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Successful strategies for high participation in three regional healthcare surveys: an observational study

DOI: 10.1186/1471-2288-11-176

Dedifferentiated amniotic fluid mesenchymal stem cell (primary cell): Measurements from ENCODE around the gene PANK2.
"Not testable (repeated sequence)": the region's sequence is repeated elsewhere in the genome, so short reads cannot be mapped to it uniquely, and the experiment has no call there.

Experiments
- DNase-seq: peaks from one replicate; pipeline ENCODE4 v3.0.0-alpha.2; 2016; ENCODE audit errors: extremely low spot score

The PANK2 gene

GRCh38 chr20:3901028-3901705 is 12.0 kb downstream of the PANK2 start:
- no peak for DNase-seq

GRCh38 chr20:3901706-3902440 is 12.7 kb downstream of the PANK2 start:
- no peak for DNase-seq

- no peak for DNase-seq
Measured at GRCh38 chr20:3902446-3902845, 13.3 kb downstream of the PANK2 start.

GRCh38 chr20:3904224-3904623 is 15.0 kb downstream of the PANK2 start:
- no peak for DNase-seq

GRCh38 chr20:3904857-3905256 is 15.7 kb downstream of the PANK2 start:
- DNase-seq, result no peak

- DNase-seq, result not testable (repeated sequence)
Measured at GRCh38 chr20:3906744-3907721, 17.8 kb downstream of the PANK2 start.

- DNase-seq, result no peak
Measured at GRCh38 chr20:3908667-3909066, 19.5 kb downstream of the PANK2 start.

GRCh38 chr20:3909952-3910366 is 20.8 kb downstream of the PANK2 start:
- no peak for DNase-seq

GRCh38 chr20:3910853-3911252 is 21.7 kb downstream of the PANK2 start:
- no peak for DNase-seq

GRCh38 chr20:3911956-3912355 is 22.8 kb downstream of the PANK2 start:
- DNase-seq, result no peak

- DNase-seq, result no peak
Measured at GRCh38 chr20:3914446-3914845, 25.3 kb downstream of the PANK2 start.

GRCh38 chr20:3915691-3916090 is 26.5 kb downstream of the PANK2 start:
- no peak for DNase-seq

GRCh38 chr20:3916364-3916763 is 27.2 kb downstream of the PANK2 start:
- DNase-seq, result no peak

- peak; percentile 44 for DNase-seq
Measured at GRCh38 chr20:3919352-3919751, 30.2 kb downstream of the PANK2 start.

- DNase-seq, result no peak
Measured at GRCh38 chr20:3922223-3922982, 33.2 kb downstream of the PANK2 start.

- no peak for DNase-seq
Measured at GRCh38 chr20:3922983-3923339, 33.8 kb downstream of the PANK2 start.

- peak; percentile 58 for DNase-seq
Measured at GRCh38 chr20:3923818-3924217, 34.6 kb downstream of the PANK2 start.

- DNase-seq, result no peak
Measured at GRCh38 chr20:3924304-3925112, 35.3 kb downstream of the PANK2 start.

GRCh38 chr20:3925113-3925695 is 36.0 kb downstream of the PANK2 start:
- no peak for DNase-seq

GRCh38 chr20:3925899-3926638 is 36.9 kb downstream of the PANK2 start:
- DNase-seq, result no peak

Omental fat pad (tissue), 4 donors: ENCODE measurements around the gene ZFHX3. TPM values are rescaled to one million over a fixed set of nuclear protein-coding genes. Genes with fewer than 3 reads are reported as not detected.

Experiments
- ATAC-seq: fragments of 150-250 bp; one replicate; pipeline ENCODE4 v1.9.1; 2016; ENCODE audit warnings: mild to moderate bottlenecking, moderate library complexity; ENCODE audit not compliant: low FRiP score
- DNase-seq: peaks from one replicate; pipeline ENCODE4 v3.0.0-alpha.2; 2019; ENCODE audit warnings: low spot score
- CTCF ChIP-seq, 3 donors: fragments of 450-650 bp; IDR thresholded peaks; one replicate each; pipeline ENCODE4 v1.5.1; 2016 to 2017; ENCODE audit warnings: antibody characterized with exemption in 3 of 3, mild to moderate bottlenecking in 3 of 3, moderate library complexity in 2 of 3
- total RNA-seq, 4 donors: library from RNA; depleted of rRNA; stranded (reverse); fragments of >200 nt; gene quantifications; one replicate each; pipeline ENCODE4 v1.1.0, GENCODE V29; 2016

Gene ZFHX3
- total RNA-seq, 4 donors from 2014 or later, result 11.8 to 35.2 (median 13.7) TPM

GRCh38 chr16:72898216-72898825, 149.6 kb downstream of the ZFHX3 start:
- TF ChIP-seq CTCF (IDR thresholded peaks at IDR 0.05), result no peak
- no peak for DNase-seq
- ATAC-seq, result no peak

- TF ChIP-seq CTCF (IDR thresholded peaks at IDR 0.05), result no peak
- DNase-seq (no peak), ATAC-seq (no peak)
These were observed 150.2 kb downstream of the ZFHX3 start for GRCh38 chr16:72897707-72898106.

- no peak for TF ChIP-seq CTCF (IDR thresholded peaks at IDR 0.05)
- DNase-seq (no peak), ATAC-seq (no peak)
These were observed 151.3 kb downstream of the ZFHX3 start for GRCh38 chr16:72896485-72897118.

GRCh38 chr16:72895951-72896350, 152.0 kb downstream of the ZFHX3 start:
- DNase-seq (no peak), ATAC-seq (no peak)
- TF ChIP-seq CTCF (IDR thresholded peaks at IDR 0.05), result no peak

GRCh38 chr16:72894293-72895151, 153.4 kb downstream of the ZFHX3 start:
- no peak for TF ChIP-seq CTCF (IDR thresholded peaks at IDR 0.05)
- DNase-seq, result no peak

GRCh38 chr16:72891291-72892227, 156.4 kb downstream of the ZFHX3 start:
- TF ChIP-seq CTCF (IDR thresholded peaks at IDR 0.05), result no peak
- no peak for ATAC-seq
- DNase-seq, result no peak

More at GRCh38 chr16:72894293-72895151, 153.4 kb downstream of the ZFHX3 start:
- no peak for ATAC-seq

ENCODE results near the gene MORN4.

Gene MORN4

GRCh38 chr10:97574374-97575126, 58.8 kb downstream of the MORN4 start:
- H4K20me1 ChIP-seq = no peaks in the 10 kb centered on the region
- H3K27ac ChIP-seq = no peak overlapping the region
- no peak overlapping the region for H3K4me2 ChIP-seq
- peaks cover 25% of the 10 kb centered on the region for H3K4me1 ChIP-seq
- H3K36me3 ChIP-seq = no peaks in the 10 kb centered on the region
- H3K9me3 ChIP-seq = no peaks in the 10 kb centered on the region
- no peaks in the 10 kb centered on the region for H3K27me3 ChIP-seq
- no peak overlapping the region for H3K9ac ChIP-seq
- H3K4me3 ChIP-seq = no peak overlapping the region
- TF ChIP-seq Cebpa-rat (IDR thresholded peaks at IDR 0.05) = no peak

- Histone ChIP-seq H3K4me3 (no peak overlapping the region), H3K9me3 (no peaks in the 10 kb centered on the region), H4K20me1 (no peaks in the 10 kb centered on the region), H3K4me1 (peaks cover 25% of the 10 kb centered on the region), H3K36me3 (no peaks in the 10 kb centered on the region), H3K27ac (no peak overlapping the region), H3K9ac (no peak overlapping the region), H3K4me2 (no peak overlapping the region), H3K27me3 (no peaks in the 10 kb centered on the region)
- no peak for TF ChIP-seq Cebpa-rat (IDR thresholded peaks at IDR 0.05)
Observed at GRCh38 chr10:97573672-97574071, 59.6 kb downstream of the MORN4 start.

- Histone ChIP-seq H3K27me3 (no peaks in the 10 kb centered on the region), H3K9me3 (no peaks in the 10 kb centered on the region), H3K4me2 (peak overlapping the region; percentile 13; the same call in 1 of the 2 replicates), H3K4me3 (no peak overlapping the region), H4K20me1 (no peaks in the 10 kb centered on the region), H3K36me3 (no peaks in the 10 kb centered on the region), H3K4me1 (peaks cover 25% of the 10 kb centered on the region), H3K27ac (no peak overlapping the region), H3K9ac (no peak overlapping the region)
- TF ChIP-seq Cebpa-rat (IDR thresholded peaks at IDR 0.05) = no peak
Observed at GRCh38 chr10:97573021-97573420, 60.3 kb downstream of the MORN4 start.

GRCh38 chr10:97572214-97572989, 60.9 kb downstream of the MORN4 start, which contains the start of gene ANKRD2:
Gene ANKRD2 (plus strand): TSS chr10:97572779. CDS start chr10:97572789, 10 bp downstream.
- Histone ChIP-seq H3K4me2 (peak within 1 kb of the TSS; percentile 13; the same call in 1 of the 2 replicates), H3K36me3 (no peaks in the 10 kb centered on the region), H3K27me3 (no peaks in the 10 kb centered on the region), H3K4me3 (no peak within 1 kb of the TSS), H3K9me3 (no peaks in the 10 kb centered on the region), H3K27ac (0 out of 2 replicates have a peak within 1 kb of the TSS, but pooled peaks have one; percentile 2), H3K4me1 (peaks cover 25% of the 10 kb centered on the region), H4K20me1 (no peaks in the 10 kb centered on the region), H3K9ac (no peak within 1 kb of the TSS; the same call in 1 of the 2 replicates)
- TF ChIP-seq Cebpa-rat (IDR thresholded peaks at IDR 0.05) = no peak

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This descriptive paper provides methodologies that may have contributed to high participation in a series of administrative, infection control, and microbiology laboratory surveys of all 31 hospitals in a large southern California county. We also report 85% (N = 72) countywide participation in an administrative survey among nursing homes in this same area.Using in-person recruitment, 48% of hospitals and nursing homes were recruited within one quarter, with 75% recruited within three quarters.Potentially useful strategies for successful recruitment included in-person recruitment, partnership with the local public health department, assurance of anonymity when presenting survey results, and provision of staff labor for the completion of detailed survey tables on the rates of healthcare associated pathogens. Data collection assistance was provided for three-fourths of surveys. High compliance quantitative regional surveys require substantial recruitment time and study staff support for high participation.Regional and national evaluations of healthcare facilities are increasingly performed to provide local benchmarks for hospital and nursing home quality measures [1-8]. In the United States, many states have or are implementing mandatory reporting requirements for healthcare-associated infections [9].The intent of mandatory reporting is to allow inter-facility comparisons; however, such comparisons require standardized definitions and data collection [5,6,10-13]. Regional surveys, particularly those including both qualitative and quantitative data collection, can help ascertain not only estimates of healthcare-associated infection outcomes, but whether data collection, definitions, and policies are uniform. These studies to evaluate whether the process is consistent across facilities are not commonly undertaken due to the scope of work, expense, limited staffing resources, and uncertain participation. When regional studies are performed, descriptions of the methodology


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